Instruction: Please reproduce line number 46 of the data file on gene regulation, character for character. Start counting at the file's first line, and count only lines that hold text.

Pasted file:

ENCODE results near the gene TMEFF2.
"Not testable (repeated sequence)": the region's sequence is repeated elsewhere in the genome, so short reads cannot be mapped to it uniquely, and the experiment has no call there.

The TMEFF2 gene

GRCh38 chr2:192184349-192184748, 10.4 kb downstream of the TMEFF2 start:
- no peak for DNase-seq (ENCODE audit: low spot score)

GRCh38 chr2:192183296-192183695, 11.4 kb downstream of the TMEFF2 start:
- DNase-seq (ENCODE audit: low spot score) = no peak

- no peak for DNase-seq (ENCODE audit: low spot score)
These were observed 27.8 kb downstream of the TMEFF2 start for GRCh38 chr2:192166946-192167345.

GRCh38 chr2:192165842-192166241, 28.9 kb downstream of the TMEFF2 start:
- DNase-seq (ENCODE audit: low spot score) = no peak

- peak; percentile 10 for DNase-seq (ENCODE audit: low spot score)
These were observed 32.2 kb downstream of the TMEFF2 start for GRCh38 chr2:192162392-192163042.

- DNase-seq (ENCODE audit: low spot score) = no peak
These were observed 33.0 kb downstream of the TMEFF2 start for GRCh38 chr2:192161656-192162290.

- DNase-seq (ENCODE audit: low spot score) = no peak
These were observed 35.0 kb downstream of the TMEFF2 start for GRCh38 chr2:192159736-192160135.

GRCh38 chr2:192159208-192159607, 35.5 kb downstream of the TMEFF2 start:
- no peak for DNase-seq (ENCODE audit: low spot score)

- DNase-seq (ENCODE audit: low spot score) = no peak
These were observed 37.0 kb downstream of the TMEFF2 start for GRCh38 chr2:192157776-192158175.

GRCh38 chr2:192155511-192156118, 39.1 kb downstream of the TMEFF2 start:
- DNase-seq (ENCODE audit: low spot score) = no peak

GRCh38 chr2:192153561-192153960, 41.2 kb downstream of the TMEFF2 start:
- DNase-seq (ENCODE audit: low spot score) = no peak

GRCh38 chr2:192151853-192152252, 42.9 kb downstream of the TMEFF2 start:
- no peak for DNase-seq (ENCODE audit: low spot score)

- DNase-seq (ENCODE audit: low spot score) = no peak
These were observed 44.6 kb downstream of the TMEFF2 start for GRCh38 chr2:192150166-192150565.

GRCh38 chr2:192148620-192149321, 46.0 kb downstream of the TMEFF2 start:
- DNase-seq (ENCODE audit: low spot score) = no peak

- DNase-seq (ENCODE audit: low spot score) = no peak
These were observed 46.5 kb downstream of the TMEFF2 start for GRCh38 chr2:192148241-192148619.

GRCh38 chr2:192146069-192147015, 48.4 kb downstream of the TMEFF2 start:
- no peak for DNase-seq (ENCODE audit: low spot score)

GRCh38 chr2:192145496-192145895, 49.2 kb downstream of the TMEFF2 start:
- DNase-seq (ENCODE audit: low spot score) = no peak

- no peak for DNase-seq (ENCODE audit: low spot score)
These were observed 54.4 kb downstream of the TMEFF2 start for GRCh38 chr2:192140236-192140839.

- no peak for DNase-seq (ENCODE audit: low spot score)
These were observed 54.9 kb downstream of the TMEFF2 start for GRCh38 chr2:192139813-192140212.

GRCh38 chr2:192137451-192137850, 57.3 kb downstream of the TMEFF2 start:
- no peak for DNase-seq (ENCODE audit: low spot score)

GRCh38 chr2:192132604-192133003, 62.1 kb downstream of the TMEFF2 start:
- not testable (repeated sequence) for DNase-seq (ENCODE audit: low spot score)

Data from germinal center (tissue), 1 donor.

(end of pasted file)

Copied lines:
Data from germinal center (tissue), 1 donor.